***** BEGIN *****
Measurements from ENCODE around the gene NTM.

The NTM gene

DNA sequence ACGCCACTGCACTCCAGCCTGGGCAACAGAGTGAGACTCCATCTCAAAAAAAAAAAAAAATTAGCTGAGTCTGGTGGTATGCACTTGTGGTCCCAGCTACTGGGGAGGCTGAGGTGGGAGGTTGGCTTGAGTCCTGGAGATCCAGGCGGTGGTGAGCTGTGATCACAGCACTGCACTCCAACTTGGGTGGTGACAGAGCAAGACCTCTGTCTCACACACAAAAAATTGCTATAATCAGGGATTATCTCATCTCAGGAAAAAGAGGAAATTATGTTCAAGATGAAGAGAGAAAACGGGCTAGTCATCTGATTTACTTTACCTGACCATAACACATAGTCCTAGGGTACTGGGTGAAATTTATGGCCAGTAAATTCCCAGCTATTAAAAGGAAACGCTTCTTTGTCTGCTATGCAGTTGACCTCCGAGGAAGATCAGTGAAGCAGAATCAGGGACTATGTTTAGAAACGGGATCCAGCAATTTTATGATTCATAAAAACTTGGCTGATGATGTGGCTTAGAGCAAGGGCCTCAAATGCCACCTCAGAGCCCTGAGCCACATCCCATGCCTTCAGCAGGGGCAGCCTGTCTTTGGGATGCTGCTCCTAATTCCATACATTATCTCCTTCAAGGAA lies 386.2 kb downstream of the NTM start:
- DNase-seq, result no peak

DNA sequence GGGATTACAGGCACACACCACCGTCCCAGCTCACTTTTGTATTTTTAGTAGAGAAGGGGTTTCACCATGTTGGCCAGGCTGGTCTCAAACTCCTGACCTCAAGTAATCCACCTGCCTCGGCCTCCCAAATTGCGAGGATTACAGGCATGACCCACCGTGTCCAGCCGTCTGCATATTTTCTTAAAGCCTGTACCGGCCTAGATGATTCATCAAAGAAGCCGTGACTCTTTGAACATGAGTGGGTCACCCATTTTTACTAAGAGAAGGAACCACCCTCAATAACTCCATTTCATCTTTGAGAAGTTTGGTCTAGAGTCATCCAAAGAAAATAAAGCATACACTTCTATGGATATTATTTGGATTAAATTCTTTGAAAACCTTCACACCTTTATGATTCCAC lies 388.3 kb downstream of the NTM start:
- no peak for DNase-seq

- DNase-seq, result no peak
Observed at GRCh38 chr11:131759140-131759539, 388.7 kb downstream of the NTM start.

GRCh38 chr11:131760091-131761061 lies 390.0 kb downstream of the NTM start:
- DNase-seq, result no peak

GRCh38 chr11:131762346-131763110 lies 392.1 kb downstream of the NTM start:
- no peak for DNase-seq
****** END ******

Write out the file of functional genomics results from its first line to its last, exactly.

Measurements from ENCODE around the gene NTM.

The NTM gene

DNA sequence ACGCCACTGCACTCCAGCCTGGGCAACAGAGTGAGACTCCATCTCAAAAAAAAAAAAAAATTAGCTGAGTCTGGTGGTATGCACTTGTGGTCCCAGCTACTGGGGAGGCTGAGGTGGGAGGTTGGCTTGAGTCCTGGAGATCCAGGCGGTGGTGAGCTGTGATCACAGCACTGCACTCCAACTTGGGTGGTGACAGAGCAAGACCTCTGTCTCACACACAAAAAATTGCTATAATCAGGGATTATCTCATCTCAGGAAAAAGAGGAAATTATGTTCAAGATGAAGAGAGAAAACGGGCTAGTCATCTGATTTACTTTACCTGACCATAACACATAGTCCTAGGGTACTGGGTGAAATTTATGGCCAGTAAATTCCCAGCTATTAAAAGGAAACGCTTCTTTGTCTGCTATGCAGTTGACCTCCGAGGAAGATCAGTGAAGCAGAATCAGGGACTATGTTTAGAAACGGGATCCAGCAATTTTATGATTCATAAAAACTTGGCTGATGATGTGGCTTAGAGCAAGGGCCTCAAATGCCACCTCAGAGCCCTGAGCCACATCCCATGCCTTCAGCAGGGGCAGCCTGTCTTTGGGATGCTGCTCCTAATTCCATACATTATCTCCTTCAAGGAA lies 386.2 kb downstream of the NTM start:
- DNase-seq, result no peak

DNA sequence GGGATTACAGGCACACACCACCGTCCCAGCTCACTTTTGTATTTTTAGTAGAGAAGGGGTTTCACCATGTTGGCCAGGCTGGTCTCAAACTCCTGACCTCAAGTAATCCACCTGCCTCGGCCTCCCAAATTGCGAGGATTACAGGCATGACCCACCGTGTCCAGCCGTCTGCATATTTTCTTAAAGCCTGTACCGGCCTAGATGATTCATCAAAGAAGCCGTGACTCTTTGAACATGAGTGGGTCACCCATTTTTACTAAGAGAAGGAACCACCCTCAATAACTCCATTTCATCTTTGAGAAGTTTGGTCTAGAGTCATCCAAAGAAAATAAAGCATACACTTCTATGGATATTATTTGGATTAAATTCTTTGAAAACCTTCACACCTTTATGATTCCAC lies 388.3 kb downstream of the NTM start:
- no peak for DNase-seq

- DNase-seq, result no peak
Observed at GRCh38 chr11:131759140-131759539, 388.7 kb downstream of the NTM start.

GRCh38 chr11:131760091-131761061 lies 390.0 kb downstream of the NTM start:
- DNase-seq, result no peak

GRCh38 chr11:131762346-131763110 lies 392.1 kb downstream of the NTM start:
- no peak for DNase-seq